Ed Garland circa February 1912,
Carthage Evening Press archive
 newspaper illustration, courtesy of the
Powers Museum, Carthage, Missouri

Not too long after, Ed and his family moved to Carthage, Missouri, for his February 1912 obituary indicates he had been living there about 28 years (since about 1884).  Daughter Lena/Jeannette was born there in March 1889.  Ed is mentioned on page 80 of the Journal of the ... Annual Convention of the [Episcopal Church] Diocese of West Missouri, published after June 15, 1890, as treasurer of Grace Church in Carthage.  A History of Jasper County, Missouri, and Its People, published in 1912, says he was elected collector of the City of Carthage in 1892 (page 351), and as a city councilman in 1909 (page 534).

I also found a beautiful fundraising signature quilt made by the Ladies of Grace Episcopal Church Guild in 1894-95, with the names of Ed and his wife (in block 6A), and daughters Jennette [sic] and Nellie (in the left border).Thank goodness for the exchange programs newspapers had in the 1870s, so even a newspaper that did not survive in print to the present had some gems that were preserved, like this one:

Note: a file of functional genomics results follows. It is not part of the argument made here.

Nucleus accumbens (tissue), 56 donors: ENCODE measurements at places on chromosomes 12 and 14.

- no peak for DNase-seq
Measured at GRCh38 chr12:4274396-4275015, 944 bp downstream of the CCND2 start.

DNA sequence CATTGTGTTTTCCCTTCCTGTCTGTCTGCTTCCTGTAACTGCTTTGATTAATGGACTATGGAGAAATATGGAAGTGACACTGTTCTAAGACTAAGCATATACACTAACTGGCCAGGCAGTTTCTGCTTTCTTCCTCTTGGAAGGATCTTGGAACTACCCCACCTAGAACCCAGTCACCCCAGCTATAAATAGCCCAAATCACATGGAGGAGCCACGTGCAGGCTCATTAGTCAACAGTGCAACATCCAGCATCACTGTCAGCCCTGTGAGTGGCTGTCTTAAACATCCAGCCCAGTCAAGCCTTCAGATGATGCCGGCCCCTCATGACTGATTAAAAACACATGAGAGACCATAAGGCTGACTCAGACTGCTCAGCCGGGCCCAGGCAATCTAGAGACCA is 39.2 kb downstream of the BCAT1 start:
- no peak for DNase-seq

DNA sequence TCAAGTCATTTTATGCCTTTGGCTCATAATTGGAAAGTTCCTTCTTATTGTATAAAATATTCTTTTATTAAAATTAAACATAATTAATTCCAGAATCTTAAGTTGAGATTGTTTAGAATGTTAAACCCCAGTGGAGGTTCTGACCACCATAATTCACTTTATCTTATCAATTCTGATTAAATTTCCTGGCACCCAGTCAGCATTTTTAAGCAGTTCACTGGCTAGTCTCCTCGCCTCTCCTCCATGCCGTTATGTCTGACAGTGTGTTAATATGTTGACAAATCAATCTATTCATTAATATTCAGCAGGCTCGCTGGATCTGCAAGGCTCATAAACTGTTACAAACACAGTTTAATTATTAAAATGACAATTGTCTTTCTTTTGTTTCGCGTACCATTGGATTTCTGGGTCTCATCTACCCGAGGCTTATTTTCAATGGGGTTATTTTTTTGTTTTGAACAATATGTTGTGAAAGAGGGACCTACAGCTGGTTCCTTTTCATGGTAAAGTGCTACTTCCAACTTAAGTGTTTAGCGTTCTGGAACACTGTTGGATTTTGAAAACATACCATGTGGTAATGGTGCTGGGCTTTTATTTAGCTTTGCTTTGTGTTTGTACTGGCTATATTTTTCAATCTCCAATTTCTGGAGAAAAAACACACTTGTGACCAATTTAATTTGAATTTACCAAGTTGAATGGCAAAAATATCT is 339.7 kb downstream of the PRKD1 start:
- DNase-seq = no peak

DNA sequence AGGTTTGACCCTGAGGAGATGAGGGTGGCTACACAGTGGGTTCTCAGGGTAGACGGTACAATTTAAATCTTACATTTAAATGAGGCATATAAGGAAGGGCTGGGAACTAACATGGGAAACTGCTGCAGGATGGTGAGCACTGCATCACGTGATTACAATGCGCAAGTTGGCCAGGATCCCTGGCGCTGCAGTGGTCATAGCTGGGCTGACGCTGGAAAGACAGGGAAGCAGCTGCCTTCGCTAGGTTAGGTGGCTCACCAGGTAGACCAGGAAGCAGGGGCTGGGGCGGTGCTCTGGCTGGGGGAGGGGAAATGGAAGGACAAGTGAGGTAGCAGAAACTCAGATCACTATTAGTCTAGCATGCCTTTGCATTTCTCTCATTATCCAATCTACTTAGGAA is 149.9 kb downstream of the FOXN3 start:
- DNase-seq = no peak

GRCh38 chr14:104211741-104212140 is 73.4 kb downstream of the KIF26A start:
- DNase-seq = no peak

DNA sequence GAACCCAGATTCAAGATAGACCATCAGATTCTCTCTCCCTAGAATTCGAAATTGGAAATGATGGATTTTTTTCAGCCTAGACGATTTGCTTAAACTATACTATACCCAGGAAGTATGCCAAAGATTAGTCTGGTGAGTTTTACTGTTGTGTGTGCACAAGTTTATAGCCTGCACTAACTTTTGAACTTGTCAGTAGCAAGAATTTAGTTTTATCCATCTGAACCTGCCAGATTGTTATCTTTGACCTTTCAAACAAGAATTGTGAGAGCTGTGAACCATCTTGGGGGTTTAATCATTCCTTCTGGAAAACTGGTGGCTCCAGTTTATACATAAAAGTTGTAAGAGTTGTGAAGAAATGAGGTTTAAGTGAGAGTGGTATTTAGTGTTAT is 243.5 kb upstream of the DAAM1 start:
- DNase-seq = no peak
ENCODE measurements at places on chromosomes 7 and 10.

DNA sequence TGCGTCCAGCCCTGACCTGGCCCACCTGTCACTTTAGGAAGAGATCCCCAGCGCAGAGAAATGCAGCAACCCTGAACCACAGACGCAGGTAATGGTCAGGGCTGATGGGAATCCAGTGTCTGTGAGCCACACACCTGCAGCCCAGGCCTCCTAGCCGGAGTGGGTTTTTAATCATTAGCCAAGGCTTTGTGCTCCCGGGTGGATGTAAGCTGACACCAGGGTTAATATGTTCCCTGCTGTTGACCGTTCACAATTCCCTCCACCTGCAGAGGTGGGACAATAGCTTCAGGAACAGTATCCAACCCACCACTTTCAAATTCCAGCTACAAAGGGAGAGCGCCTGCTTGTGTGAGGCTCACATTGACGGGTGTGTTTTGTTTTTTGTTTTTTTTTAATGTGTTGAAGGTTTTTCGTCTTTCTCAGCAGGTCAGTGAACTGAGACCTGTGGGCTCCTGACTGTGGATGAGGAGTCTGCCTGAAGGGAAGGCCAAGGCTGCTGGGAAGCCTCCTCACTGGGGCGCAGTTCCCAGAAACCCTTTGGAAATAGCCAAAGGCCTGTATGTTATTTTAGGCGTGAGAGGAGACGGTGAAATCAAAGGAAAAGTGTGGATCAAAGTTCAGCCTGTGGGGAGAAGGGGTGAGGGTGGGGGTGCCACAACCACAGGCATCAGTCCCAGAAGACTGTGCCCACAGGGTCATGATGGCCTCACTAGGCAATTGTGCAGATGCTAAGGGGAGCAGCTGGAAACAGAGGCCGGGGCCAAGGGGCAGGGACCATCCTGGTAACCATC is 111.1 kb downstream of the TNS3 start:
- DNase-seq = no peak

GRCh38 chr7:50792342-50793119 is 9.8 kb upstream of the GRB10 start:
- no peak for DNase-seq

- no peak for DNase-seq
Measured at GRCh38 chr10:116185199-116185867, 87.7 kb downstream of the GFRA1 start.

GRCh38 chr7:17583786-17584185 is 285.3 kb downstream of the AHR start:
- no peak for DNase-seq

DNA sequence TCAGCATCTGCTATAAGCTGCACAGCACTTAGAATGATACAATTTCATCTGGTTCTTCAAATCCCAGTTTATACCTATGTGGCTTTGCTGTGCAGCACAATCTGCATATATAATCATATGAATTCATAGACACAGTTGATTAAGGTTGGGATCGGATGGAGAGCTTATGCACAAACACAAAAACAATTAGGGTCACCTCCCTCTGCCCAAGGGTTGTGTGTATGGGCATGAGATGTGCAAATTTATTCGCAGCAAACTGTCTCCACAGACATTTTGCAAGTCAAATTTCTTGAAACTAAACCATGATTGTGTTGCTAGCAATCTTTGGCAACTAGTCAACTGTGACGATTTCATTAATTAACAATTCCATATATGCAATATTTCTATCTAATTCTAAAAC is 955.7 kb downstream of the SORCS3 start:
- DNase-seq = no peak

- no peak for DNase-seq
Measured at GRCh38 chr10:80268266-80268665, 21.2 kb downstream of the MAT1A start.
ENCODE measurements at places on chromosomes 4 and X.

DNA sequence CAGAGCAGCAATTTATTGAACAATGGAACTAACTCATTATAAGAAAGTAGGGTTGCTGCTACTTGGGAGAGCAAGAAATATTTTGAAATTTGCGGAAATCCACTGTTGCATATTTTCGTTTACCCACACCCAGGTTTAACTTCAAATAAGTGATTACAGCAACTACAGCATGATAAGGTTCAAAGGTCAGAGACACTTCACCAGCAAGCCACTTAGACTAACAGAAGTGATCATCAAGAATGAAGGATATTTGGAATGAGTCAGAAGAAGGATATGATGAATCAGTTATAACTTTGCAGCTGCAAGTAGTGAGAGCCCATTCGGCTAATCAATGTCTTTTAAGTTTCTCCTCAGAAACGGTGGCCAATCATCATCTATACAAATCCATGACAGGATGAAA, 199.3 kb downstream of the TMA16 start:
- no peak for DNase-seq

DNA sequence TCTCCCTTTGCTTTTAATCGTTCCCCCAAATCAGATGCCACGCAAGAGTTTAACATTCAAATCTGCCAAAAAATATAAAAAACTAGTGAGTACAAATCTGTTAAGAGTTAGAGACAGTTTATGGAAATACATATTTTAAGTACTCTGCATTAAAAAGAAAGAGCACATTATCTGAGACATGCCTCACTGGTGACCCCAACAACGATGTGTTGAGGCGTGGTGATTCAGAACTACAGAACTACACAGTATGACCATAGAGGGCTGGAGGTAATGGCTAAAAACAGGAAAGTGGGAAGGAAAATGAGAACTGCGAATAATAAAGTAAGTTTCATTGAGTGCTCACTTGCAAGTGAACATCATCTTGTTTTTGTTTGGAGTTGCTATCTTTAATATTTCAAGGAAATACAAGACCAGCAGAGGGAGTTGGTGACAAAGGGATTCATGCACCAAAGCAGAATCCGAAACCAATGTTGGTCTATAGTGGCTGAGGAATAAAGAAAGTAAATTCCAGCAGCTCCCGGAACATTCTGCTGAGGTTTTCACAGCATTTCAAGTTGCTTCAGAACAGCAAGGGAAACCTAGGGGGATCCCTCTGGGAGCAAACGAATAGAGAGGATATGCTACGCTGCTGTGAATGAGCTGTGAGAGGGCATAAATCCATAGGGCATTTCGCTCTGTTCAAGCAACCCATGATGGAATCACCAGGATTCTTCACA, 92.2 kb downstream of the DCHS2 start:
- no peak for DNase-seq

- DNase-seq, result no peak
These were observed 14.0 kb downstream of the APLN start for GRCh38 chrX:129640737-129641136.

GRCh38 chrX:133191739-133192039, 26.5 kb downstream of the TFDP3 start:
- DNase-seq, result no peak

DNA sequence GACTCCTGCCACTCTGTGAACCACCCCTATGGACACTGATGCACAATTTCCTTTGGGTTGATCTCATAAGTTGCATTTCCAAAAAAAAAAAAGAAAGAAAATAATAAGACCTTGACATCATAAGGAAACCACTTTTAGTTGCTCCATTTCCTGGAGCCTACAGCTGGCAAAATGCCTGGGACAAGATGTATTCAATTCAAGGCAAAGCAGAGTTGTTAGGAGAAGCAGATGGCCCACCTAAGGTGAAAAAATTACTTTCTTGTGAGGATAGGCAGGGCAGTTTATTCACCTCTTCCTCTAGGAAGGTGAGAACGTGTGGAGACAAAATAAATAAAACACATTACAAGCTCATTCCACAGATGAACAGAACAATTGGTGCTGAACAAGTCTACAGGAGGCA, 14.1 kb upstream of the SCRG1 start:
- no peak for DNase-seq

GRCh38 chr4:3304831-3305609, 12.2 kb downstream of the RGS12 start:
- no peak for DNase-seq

The newspaper images in this article were found in the wonderful Portal to Texas History.  Here are some links to some other mentions of the Granbury Vidette during the period when Garland was editor:






By the way, the Texas Governor Joseph D. Sayers mentioned in some of the articles is the uncle of my great uncle Philip Sayers (the second husband of my maternal grandfather's sister, Elizabeth "Lizzie" Guokas).

© Amanda Pape - 2015 - click here to e-mail me.


  1. Neat story! Thanks for sharing

  2. Replies
    1. The quilt is a wonderful treasure! It also provided a little more evidence that the sixth child Edward and Frances had must have been born and died between Jeanette's birth in 1889 and the completion of the quilt in 1895.